How much is a human life worth? Individuals, families, companies, and governments routinely place a price on human life. The calculations that underlie these price tags are often buried in technical language, yet they influence our economy, laws, behaviors, policies, health, and safety.
These price tags are often unfair, infused as they are with gender, racial, national, and cultural biases that often result in valuing the lives of the young more than the old, the rich more than the poor, whites more than blacks, Americans more than foreigners, and relatives more than strangers. This is critical since undervalued lives are left less-protected and more exposed to risk.
Howard Steven Friedman explains in simple terms how economists and data scientists at corporations, regulatory agencies, and insurance companies develop and use these price tags and points a spotlight at their logical flaws and limitations. He then forcefully argues against the rampant unfairness in the system. Readers will be enlightened, shocked, and, ultimately, empowered to confront the price tags we assign to human lives and understand why such calculations matter.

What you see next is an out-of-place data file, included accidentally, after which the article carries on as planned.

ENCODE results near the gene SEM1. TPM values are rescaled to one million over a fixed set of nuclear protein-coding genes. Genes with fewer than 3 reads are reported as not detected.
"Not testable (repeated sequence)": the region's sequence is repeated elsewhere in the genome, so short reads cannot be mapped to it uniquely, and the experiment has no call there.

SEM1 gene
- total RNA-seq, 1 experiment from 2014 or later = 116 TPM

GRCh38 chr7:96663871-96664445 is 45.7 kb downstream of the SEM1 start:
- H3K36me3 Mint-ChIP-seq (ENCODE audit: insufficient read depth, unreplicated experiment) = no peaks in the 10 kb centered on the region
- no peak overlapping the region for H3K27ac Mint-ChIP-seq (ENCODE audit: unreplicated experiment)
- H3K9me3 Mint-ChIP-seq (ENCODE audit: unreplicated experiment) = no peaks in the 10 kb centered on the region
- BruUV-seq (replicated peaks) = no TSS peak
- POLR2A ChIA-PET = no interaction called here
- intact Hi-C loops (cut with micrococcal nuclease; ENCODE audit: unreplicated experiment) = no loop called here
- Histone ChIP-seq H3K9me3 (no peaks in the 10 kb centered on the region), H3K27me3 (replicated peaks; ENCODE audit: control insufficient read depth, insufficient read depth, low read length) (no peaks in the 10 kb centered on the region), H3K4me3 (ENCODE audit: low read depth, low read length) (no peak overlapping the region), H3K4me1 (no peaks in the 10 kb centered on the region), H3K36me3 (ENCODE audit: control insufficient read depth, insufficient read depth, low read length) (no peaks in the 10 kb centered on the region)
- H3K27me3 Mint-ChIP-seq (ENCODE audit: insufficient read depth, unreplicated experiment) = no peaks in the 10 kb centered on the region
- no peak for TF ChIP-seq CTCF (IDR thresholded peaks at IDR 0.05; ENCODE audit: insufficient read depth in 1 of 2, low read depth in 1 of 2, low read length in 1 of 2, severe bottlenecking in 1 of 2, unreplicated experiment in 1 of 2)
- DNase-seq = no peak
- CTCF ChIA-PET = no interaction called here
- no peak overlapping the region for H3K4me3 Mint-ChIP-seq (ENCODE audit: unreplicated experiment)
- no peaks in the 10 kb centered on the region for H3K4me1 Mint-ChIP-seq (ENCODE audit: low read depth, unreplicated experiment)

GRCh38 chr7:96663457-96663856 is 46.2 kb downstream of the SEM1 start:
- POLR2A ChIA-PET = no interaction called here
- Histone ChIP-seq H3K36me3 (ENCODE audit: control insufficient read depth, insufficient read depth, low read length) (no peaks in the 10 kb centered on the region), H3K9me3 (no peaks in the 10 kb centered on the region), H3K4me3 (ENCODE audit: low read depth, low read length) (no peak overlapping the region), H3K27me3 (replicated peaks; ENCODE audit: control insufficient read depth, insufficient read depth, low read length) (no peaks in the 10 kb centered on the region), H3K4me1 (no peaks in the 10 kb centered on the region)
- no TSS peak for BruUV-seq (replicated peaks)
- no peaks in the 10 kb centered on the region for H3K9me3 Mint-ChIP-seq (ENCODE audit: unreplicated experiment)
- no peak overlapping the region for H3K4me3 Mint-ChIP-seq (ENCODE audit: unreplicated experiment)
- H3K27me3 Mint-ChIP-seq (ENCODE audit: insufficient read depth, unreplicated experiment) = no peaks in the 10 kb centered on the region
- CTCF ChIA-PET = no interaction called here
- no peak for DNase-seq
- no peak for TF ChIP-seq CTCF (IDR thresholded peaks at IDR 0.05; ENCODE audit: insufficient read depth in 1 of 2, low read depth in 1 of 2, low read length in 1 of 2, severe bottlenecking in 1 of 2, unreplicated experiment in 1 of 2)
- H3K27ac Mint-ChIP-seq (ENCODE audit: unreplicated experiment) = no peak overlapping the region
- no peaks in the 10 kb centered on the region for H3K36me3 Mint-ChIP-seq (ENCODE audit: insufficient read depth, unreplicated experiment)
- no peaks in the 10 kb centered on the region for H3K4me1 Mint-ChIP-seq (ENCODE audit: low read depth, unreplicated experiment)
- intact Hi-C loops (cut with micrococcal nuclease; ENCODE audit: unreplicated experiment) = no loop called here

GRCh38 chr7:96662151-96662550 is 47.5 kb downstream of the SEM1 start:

Howard Steven Friedman is a data scientist, health economist, writer and artist. He teaches at Columbia University. Friedman received his Bachelor’s degree from Binghamton University in Applied Physics. He earned a Masters in Statistics and Ph.D. in Biomedical Engineering from Johns Hopkins University. Friedman took a position as a director at Capital One where he led teams of data scientists, statisticians, analysts and programmers in various areas of operations and marketing. He later formed companies that provided consulting services in areas of designing, developing and modeling data.
To learn more about Howard Steven Friedman and his work, go to www.howard-friedman.com
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